There is no way to stabilize the world’s temperature without an aggressive plan to pull carbon out of the atmosphere. The Intergovernmental Panel on Climate Change estimates than more than 3 to 7 gigatons (GT) of CO2 will need to be removed per year by 2050—up to 15 GT by the end of the century—to limit warming to 1.5° C. That’s akin to “running the fossil fuel industry in reverse,” says Rob Jackson, an earth system science professor at Stanford University who leads the Global Carbon Project.
While plenty of technology exists to extract and sequester CO2, ranging from biofuels to direct air capture, none have been scaled up commercially.
On Jan. 21, Elon Musk fired up the climate community by offering a $100 million prize (about .05% of his estimated net worth) to any team that comes up with the best way to capture carbon. It’s a small but meaningful addition to the $4 billion committed to such projects in 2020. Details are reportedly coming this week.
Musk, by offering the prize, joins a long line of governments, industrialists, and charities seeking to inspire new technologies over the past 500 years. Recently, the MacArthur Foundation put up $100 million for proposals promising “real and measurable progress in solving a critical problem of our time.” The Breakthrough Initiative extended two $100 million prizes searching for signs of alien life or demonstrating a fleet of spacecraft that can reach the Alpha Centauri system, our closest celestial neighbor at about four light-years away.
Some prizes appear to have worked: Since the 16th century, vaccines, lifeboats, and a method to calculate longitude at sea all emerged from prize competitions, according to Fiona Murray, a professor at the MIT Sloan School of Management.
But are prizes a good way to develop real-world solutions?
Here the evidence is shakier. The Virgin Earth Challenge, a $25 million prize sponsored by billionaire Richard Branson in 2007, failed to produce its objective of commercially viable CO2 removal technology, despite 10,000 entrants. Similarly, Google’s $30 million Lunar X-Prize failed to reach its moon landing after a decade.
In her book Inventing Ideas: Patents, Prizes, and the Knowledge Economy, Zorina Kahn analyzed 60,000 prize competitions over the past few centuries, and found that innovation prizes don’t typically result in scalable technologies that succeed in the marketplace. “The arbitrary nature of judging is a theme that reoccurs in all prize systems,” writes Kahn, a professor of economics at Bowdoin College and a research associate at the National Bureau of Economic Research.
Part of the problem is that “the best” in a competition is determined by the award’s administrator, rather than the market or society in general. “Even the most dedicated and knowledgeable panel are unlikely to be able to predict what will be the most appropriate technologies and how that will change over time,” Kahn writes. “Successful solutions are often associated with numerous incremental inventions and seemingly disparate discoveries rather than ‘THE best’ technology. The most efficient solution might be as simple as planting more trees or policies to prevent deforestation.”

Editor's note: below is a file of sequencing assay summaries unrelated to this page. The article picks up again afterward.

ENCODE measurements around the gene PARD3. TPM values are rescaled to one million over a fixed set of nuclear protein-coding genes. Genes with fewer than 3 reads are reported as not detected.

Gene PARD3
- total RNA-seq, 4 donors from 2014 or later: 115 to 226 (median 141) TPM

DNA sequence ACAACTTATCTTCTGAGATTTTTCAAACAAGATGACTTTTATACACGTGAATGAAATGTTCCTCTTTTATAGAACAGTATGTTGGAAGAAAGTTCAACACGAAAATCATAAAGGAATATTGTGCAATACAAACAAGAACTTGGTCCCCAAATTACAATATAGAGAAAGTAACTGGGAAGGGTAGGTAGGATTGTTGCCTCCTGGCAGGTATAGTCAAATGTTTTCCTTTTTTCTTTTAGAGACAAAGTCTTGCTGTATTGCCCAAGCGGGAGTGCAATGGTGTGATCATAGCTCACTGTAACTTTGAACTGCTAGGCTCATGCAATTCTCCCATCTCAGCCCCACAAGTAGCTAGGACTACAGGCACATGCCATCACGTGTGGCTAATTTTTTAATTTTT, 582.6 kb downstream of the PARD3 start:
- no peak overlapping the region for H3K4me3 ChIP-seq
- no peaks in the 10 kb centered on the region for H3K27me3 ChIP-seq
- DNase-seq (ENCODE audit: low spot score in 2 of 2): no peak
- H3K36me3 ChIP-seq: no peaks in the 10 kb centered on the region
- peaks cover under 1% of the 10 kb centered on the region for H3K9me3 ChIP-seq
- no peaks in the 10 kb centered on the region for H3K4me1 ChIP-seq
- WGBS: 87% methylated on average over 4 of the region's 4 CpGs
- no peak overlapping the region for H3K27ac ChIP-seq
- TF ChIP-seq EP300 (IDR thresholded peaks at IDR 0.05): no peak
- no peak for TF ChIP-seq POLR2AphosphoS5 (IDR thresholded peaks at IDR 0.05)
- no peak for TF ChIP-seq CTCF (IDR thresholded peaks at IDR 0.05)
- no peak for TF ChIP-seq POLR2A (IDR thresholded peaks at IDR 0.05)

All publicity is good publicity
The final product may not always be the point, and competitions that fail to produce the desired technology can still succeed at generating enthusiasm and ideas. At MIT, Murray researched the $10 million Progressive Insurance Automotive X-Prize in late 2009 to build a clean-energy passenger vehicle with a range equivalent to 100 miles per gallon. She found that, like most of today’s competitions, the prize was designed to “maximize effort, not efficiency.”
The competition attracted participants from diverse communities including race enthusiasts, startups, universities, large corporations, high schools, and even solo entrepreneurs. None led to a company like Tesla, but “if you’re not quite sure what the solution should look like and you want to focus attention on something,” says Murray, “then you actually don’t mind the fact that lots of people are turning up and coming with novel ideas.”
Scandinavian researchers arrived at a similar conclusion after studying such competitions in Finland. As a matter of innovation policy, the awards delivered “mediocre or modest” results, but they proved excellent at delivering something else: media coverage and credibility. That, ultimately, is what drove participants: “The motives to enter award competitions are largely non-monetary,” the paper argues.
Today, carbon capture and storage need both more attention and more scalable innovations. The technology has languished for decades as mega-projects, such as the $1 billion Petra Nova “clean coal” plant and the $7.5 billion Kemper Project in Mississippi, proved too costly or unwieldy. The number of such facilities fell from a high of 77 in 2010 to just 37 in 2017.
In the last four years, more than 30 new projects have been announced, according to the Energy Information Administration, which would triple today’s global CO2 capture capacity to about 130 million tons per year if constructed, less than 1% of what’s needed by mid-century. To scale up the industry, the price of capture carbon (around $600 per ton) must come way down, and hundreds of billions of dollars in new investment will be needed.
Musk’s prize-winner may not produce the next Tesla of carbon capture and storage. But it could inspire the attention and excitement of someone who does.